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  • Weekly Economic Report

Weekly Chemistry and Economic Trends (June 28, 2024)

2.6% Core PCE Price Index (Y/Y)
0.2% U.S. CPRI
0.3% Global CPRI

Running tab of macro indicators: 9 out of 20 


The number of new jobless claims fell by 6,000 to 233,000 during the week ending June 22. Continuing claims increased by 18,000 to 1.839 million, and the insured unemployment rate for the week ending June 15 was unchanged at 1.2%. 

Consumer spending continued to expand in May, up by 0.2%, slightly weaker than expected. While spending on goods increased (for both durable and nondurable goods), spending on services drove much of May’s increase. Disposable personal income (fueling the ability to spend) was up 0.5%, reflecting continued gains in wages and salaries. The savings rate moved higher to 3.9%, its highest level since January, but below its long-term average. As consumers become more concerned about the future, they tend to save more of their income.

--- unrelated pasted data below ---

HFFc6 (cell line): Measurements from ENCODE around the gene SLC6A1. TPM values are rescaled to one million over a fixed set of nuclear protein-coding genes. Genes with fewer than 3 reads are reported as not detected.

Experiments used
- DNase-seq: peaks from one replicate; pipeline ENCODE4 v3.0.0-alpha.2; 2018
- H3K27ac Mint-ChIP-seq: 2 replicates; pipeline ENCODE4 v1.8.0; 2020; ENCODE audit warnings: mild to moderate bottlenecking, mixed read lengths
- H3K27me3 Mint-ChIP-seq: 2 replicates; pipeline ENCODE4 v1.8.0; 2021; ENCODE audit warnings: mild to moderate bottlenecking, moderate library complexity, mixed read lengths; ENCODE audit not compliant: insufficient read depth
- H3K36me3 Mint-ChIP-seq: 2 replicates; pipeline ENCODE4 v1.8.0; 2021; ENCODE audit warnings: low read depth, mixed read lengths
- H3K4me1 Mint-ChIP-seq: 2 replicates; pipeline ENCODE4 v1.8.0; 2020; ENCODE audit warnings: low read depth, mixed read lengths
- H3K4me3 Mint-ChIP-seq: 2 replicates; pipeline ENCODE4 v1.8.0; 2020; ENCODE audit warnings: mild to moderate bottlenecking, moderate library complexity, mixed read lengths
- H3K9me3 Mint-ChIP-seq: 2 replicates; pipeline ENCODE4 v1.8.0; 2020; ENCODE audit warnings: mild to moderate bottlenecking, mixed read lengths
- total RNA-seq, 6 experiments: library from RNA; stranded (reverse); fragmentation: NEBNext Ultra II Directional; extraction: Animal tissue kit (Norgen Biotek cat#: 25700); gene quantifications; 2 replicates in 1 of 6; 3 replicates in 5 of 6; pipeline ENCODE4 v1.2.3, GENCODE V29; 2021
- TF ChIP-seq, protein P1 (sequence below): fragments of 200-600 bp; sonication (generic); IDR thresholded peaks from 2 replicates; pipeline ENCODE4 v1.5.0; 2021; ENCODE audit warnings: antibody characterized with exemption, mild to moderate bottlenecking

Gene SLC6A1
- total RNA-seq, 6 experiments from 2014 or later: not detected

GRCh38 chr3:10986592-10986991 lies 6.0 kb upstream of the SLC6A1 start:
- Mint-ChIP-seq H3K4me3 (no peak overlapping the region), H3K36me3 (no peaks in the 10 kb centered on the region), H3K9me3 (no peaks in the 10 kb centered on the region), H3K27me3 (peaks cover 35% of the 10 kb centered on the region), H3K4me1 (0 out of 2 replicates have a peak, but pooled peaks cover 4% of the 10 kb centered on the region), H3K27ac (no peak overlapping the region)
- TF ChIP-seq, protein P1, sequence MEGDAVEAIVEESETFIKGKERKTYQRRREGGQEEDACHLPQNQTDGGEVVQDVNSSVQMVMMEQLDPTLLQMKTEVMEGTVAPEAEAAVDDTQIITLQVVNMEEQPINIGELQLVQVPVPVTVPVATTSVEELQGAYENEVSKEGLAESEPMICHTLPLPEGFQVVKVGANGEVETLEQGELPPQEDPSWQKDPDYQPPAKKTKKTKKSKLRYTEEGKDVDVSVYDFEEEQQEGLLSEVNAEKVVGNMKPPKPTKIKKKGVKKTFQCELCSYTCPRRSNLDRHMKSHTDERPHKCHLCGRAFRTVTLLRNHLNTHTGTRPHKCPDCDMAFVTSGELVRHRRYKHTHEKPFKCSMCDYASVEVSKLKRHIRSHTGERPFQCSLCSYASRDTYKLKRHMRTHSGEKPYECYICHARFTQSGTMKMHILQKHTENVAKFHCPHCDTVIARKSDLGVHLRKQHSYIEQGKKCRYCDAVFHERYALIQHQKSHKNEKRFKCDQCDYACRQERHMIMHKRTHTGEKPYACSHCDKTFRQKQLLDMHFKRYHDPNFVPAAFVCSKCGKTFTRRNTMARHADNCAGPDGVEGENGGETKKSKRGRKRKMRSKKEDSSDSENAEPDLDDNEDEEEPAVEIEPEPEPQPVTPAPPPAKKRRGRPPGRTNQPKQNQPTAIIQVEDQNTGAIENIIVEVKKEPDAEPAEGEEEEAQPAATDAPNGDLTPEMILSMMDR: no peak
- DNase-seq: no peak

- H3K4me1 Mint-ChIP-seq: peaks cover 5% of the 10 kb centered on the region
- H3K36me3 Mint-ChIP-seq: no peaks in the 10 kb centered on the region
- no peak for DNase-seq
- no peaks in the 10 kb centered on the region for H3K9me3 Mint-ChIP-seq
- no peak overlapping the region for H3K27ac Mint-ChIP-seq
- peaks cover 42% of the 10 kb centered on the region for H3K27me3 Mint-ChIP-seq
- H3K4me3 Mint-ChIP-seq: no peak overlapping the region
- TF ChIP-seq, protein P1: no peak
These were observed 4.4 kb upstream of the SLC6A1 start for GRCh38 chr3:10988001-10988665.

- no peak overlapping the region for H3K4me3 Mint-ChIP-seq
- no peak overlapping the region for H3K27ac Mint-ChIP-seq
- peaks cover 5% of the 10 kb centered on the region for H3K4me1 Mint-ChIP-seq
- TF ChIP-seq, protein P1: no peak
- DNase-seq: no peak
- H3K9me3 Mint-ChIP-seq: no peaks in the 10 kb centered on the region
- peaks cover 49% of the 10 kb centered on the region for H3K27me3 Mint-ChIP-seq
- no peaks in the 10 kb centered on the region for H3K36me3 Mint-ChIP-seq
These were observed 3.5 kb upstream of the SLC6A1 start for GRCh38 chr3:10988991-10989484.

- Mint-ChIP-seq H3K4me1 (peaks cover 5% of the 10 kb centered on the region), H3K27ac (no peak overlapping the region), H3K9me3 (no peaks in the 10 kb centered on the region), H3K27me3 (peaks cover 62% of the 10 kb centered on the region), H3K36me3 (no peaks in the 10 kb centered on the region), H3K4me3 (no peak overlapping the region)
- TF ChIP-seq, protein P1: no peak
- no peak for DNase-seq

Inflation continued to moderate in May. The annual growth in the price index for personal consumption expenditures (PCE) eased to 2.6%. While prices for goods were essentially flat (compared to a year ago), services prices remain elevated, reflecting (in part) higher wages. Excluding food and energy, growth in the core PCE price index also moved lower from 2.8% in April (where it had been stuck for three months) to 2.6% in May.